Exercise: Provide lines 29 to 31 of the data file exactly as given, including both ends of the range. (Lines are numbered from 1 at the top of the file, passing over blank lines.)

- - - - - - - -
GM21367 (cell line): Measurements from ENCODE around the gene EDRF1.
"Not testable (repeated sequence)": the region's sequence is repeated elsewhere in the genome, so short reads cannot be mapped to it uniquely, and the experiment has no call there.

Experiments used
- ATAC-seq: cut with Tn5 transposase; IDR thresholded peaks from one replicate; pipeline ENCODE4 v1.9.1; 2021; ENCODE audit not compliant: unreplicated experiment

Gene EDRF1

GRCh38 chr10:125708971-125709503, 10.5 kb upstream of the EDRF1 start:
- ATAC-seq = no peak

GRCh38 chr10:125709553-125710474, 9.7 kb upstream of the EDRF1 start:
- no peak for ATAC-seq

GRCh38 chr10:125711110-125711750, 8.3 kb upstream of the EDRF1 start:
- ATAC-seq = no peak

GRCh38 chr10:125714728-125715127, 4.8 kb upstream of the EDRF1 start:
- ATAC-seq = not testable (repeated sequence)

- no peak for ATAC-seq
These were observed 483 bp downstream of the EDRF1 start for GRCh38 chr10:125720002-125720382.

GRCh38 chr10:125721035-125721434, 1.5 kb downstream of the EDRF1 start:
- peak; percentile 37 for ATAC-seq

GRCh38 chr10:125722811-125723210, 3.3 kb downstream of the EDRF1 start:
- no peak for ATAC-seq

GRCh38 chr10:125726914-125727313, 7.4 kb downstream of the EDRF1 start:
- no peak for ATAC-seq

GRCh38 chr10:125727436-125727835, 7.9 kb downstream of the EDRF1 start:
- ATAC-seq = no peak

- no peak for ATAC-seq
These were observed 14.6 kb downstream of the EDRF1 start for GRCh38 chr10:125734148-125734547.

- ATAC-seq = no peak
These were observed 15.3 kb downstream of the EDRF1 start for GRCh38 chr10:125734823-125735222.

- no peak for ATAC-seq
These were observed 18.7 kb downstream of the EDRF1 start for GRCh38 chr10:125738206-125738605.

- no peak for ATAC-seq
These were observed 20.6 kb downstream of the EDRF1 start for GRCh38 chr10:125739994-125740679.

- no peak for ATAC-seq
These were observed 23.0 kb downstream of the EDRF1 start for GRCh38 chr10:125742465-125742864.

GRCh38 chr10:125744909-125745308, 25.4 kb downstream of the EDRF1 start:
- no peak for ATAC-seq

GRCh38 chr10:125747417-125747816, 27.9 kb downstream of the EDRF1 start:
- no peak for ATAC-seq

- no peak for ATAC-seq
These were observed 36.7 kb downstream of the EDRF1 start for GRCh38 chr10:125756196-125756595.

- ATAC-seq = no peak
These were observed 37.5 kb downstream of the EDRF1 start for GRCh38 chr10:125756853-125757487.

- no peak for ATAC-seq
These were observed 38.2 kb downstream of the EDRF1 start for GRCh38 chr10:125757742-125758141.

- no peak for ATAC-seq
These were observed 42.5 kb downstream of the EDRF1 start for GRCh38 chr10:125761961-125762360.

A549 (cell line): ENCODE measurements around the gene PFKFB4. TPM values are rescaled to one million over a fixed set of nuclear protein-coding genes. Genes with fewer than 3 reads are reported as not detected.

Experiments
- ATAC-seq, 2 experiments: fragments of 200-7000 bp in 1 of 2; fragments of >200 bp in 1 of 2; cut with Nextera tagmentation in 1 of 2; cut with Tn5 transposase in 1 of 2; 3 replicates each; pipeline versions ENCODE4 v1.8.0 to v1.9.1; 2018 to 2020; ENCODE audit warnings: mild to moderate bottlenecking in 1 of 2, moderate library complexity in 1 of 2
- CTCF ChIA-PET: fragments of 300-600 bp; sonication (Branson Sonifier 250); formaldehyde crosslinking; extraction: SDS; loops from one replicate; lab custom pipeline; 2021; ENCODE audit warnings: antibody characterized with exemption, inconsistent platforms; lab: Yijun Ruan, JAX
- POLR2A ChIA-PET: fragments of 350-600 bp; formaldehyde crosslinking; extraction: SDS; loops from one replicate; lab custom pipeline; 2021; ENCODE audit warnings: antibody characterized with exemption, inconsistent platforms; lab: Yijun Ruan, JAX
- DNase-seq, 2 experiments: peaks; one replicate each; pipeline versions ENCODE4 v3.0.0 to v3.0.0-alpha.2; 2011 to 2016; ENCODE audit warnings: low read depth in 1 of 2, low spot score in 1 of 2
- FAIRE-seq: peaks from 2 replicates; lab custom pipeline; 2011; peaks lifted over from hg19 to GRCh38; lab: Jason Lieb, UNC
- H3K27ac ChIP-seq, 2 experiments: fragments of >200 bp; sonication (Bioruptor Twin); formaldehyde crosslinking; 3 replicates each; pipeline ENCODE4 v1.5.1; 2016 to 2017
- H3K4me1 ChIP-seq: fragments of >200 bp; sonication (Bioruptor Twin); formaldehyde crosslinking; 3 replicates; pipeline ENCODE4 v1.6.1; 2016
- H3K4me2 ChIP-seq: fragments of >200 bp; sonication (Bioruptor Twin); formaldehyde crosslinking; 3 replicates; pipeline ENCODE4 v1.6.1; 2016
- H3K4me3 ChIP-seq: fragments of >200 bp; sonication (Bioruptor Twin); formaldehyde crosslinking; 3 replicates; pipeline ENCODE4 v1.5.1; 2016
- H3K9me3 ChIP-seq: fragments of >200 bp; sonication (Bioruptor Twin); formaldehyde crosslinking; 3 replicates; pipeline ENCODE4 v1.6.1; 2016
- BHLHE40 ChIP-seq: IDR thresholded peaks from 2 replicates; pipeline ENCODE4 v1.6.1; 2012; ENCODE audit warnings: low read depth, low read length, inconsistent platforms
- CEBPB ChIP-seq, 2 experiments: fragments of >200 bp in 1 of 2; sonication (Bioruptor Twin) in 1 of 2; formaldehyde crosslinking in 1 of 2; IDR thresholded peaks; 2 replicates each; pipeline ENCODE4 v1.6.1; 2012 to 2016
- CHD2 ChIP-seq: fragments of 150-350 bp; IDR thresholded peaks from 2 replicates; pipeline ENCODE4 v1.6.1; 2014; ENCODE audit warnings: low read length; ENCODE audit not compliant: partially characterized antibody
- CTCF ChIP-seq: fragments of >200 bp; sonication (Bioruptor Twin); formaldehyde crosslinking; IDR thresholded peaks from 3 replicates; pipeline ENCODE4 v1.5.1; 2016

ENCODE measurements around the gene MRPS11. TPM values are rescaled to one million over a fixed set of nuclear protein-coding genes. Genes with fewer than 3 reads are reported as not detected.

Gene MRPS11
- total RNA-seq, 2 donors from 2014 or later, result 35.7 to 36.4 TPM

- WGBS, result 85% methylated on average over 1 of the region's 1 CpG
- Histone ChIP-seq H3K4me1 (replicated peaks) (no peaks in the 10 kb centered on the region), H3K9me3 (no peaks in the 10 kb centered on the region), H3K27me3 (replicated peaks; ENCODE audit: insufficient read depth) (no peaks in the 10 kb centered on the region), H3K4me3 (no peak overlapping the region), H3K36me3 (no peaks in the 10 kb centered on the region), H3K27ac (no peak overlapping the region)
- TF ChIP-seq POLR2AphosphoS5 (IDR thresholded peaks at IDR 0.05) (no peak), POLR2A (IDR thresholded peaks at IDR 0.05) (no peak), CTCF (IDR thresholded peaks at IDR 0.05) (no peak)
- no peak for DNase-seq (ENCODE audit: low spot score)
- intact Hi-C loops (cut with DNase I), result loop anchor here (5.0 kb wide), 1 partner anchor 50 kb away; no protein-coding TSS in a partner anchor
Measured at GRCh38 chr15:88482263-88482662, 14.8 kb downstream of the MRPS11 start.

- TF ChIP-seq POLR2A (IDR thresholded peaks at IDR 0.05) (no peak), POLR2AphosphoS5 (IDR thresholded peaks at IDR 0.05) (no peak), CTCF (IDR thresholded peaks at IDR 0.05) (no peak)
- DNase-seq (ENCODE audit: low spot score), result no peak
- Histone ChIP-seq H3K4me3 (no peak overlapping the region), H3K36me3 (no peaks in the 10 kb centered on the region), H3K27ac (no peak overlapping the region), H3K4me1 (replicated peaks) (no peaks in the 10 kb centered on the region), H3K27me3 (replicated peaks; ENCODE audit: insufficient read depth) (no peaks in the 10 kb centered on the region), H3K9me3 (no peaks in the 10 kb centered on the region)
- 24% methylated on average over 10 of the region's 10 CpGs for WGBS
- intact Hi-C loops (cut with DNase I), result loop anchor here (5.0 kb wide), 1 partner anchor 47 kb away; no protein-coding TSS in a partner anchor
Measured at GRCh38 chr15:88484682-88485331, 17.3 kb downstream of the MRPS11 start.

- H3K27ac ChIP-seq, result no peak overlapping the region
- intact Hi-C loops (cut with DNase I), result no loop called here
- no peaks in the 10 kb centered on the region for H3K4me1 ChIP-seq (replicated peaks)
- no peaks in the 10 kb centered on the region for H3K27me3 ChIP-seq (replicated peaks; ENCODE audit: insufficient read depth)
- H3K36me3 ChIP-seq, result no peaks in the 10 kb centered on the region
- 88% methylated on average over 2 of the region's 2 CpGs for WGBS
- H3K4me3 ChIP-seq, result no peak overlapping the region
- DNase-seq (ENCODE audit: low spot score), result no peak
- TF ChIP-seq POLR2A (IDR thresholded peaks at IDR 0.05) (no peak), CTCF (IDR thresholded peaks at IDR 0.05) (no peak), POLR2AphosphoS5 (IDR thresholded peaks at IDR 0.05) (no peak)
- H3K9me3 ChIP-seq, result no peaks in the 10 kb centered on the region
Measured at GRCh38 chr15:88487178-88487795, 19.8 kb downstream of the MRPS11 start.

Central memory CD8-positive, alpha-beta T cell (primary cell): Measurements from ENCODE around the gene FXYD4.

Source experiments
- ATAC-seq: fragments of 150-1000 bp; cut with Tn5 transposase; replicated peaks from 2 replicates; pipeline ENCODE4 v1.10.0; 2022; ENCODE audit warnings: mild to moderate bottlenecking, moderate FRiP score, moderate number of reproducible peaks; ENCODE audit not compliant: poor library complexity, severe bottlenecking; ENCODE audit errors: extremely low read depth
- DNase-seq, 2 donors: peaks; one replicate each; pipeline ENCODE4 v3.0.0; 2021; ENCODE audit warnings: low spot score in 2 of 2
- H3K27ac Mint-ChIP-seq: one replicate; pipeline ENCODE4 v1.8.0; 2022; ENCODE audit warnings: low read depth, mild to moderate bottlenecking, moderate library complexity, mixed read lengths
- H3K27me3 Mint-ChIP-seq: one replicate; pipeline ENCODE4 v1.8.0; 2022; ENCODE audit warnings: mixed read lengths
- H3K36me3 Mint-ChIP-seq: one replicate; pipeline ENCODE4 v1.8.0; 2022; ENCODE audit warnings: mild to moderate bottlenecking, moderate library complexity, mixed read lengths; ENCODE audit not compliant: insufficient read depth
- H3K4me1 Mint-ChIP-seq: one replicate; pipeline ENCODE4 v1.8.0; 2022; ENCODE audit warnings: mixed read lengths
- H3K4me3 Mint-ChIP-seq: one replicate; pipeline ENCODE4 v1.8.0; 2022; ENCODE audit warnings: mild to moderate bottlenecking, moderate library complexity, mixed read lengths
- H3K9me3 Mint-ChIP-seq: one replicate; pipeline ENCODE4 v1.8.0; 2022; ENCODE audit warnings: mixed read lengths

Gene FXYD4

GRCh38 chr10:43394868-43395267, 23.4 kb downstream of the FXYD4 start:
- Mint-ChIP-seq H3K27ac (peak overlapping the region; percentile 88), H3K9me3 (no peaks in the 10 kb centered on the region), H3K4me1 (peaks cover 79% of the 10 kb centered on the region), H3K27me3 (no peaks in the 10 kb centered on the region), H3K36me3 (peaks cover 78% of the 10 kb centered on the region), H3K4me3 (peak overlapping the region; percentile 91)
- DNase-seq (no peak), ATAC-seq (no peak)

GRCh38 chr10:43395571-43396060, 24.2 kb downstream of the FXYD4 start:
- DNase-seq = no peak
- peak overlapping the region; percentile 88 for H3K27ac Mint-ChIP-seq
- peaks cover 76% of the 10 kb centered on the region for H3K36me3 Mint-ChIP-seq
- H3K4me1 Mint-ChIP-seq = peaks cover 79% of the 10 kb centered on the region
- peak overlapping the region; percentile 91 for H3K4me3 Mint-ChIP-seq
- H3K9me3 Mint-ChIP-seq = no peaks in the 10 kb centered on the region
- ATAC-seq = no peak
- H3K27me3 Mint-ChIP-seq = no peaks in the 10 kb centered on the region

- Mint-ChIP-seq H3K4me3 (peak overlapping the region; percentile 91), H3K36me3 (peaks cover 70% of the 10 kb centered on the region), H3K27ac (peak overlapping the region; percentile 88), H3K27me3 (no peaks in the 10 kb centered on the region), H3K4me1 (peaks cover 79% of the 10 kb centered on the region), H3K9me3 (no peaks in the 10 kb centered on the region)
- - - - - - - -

These were observed 18.7 kb downstream of the EDRF1 start for GRCh38 chr10:125738206-125738605.

- no peak for ATAC-seq
These were observed 20.6 kb downstream of the EDRF1 start for GRCh38 chr10:125739994-125740679.